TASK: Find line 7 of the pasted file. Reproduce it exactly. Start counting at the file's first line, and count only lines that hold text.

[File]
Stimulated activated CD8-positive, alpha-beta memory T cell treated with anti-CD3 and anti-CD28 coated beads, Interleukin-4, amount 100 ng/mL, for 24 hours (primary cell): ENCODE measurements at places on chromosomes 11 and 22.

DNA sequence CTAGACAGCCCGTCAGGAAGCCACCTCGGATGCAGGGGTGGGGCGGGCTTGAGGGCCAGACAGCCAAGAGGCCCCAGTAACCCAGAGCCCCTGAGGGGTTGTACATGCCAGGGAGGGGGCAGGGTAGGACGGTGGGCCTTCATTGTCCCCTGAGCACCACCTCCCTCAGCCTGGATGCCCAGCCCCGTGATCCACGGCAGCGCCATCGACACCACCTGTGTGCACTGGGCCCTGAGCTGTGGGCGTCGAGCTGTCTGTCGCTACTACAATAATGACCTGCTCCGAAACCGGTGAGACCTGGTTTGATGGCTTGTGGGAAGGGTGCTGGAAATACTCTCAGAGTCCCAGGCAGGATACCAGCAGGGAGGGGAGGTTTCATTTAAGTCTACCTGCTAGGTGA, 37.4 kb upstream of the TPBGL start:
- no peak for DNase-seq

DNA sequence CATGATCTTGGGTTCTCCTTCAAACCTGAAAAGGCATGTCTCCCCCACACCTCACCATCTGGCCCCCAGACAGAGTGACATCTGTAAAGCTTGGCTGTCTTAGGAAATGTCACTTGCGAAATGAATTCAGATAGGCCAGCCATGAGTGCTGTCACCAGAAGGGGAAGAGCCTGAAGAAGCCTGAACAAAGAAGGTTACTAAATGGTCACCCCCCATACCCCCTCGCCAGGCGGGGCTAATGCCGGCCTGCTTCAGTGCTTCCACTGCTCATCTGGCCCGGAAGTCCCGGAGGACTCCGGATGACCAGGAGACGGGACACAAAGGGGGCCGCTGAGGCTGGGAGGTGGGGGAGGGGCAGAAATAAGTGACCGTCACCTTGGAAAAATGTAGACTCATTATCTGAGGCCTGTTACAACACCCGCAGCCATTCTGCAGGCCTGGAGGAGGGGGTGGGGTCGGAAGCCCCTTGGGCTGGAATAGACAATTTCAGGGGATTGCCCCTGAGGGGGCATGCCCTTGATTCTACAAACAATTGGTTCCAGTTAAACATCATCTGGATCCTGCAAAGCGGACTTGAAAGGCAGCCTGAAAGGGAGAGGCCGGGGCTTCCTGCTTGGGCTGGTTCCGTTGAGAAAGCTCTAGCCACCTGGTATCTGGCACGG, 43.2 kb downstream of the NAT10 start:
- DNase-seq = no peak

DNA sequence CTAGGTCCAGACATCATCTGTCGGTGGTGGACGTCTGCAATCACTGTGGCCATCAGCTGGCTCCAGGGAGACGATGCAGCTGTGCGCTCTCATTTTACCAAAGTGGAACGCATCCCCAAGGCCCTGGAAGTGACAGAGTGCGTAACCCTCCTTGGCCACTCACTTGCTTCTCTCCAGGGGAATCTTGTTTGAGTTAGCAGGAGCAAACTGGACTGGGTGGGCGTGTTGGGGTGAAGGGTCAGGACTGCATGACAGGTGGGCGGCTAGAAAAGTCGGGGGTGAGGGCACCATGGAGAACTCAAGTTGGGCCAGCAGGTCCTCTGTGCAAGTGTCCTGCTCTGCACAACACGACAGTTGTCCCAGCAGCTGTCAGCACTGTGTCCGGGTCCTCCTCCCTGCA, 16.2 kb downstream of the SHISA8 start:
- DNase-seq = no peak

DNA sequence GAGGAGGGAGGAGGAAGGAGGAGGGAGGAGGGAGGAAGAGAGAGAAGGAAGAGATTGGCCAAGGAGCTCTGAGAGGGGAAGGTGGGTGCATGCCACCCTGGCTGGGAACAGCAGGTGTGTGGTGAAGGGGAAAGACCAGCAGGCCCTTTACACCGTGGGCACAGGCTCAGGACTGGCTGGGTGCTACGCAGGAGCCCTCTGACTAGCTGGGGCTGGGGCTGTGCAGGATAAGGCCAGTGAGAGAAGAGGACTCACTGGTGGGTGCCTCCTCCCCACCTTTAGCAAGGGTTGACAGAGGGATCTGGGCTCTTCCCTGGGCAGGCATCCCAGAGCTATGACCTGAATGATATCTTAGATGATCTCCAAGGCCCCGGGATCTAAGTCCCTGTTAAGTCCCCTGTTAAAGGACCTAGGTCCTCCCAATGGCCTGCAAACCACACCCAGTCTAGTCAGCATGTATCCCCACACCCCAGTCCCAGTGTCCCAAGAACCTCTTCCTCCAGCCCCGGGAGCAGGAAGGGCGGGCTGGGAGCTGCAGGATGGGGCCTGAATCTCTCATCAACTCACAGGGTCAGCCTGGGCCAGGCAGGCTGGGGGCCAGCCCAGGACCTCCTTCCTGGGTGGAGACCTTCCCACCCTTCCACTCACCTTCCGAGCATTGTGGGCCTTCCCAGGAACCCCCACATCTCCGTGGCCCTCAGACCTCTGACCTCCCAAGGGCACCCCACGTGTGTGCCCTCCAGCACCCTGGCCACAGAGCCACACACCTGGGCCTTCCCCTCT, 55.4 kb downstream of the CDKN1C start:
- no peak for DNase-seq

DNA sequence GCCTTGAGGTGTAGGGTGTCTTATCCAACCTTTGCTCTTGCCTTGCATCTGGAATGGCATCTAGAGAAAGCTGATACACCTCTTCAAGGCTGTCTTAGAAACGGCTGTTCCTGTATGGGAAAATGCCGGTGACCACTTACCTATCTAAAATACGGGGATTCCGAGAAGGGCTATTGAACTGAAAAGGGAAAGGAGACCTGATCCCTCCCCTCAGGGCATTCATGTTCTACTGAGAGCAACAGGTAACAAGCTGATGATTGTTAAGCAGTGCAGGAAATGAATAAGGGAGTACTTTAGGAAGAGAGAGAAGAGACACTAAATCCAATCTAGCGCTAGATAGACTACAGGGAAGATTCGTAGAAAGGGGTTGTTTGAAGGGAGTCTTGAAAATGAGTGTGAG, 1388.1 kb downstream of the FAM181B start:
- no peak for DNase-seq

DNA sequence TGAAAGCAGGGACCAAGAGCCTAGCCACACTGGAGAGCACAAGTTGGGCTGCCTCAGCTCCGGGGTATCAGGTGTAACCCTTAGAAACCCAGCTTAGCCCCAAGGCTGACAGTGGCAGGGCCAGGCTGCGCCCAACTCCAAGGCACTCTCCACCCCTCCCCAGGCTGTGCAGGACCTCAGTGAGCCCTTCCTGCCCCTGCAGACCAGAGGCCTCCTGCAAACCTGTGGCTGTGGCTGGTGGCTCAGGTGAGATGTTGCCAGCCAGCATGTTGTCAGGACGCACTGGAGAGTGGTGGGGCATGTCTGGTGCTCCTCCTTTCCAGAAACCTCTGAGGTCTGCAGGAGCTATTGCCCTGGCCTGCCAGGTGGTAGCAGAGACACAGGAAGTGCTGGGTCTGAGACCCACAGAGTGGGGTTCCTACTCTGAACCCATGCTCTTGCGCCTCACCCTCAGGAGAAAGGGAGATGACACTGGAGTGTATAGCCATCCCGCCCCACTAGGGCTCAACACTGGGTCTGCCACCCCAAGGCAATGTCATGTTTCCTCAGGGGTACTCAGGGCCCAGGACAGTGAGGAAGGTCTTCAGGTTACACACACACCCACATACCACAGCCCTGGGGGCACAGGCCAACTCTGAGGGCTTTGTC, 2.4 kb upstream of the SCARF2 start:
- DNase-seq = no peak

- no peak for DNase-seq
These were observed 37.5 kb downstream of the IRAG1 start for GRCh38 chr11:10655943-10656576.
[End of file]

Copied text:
- DNase-seq = no peak